...even though I absolutely, desperately wanted to...
Every year, I have the honor and pleasure to speak at the Science and Technology Forum for the Scholarship of Entrepreneurial Engagement program, sponsored by Ashland University. This program brings high school students from across the region here together to talk about how they can combine the best of technology and business NOW, before they learn about all the stuff we say they can't do. These are bright, motivated students, although not all of them are your garden-variety honors kids. I love them, because they are not satisfied with merely doing well; these kids really do want to shake up the world as we know it.
One of the movies they show each year is called "Shift Happens". It describes how much the world has changed, not just since we were kids, but since these kids were kids. We now generate more information in 18 months, for example, than the world did in the previous 5000 years. Out knowledge and technology doubling time is now six months, which means that, for students entering college today, 75% of what they learned as a freshman will be out of date by the time they are juniors. Crazy stuff.
Saturday morning, I got to teach these kids a bit of introduction to regenerative medicine. They are smart: there is no "Heebie-Jeebie-Embryonic-Stem-Cell-Panic" going on here. These kids understand the power of growth factors and bioscaffolds and adipose stem cells (yes; your fat makes stem cells. lots of them. your fat does make more fat; it wasn't your imagination. don't you feel better now?). They can wonder aloud whether donor-specific immune tolerance induction (tricking the body into thinking a transplant actually belongs to you) will completely restore the cancer-fighting capacity of the immune system, versus long-term immune suppression drugs for transplant recipients. They can draw a line between induced pluripotency (an alternative to using embryonic stem cells that involves turning your cells essentially into mock embryonic cells) and cloning and debate the ethics. It's a blast, and talking with these students gives me hope for our future.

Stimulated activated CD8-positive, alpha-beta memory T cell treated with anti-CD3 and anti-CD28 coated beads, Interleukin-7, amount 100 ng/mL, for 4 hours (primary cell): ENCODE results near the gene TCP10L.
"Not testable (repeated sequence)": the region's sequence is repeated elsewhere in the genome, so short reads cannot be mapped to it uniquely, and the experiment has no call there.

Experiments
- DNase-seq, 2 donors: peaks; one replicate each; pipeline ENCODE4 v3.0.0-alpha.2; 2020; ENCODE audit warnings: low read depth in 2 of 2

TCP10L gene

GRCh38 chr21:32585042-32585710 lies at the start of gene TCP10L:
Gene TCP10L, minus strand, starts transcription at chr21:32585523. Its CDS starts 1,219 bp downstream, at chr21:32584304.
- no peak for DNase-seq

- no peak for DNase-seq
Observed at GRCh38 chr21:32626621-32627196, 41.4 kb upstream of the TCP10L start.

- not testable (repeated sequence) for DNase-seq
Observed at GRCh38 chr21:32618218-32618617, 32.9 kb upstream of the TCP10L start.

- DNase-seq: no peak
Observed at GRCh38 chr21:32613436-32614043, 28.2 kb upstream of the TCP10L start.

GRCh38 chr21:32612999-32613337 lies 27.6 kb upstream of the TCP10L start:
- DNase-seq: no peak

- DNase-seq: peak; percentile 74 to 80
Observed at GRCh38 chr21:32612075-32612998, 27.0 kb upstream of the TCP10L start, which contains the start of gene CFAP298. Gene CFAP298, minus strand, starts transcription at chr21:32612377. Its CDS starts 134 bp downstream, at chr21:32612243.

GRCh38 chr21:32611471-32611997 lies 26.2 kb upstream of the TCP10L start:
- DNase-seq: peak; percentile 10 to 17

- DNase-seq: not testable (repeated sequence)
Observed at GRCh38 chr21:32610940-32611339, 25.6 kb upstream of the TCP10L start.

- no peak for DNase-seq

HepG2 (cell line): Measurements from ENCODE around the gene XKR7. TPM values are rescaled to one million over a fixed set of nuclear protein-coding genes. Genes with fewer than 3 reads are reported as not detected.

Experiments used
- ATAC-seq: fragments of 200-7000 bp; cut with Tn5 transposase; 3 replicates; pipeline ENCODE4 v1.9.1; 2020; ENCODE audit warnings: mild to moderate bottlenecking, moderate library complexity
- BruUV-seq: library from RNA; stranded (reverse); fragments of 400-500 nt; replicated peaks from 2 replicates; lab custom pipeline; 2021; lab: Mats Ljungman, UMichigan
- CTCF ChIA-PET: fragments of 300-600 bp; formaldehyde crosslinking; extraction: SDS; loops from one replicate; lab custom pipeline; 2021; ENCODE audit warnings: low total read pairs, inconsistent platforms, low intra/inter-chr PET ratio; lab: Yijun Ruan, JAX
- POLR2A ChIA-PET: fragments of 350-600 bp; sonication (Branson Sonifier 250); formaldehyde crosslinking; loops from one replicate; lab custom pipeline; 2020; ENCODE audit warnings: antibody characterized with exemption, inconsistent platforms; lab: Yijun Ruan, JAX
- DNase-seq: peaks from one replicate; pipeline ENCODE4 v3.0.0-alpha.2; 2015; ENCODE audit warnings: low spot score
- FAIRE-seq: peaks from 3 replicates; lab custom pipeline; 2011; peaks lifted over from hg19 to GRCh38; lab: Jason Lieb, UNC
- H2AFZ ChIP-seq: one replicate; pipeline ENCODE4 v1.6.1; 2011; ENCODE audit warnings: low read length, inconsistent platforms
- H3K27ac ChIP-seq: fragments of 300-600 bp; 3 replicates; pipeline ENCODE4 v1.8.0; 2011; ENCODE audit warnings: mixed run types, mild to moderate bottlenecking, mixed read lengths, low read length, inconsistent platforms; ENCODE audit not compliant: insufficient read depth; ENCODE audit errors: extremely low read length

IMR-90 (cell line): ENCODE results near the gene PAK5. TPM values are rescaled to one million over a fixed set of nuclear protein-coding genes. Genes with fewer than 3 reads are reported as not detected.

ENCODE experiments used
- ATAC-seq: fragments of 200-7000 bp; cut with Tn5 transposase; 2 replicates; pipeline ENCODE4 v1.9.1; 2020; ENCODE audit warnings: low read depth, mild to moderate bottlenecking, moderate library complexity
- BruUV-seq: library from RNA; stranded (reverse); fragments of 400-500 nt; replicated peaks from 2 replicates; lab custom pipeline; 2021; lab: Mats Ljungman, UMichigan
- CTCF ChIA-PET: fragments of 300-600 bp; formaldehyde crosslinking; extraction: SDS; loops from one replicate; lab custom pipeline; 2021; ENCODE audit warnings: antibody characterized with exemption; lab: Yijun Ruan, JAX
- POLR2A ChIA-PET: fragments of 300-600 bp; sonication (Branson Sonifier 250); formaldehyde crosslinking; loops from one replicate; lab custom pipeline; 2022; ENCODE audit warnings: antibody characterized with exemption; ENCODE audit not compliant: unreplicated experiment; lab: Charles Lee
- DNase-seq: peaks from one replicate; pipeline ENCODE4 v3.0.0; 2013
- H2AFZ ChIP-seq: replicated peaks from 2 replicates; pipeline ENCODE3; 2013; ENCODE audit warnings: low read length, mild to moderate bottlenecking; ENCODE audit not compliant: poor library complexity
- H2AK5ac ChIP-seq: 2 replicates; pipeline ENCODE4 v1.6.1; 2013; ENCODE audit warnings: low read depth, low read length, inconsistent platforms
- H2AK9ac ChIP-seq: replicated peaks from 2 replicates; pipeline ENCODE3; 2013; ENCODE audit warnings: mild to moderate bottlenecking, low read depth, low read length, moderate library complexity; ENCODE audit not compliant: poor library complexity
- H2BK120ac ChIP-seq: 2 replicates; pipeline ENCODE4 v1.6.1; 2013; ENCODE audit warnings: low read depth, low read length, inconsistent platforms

It may have done more to restore my sanity than any trip to see Messieurs Stewart and Colbert.
But I still would have liked to see Father Guido.
P.S. Tomorrow is Election Day. If it was important to you to vote in 2008, it's just as important to vote this year. Get your butt out there.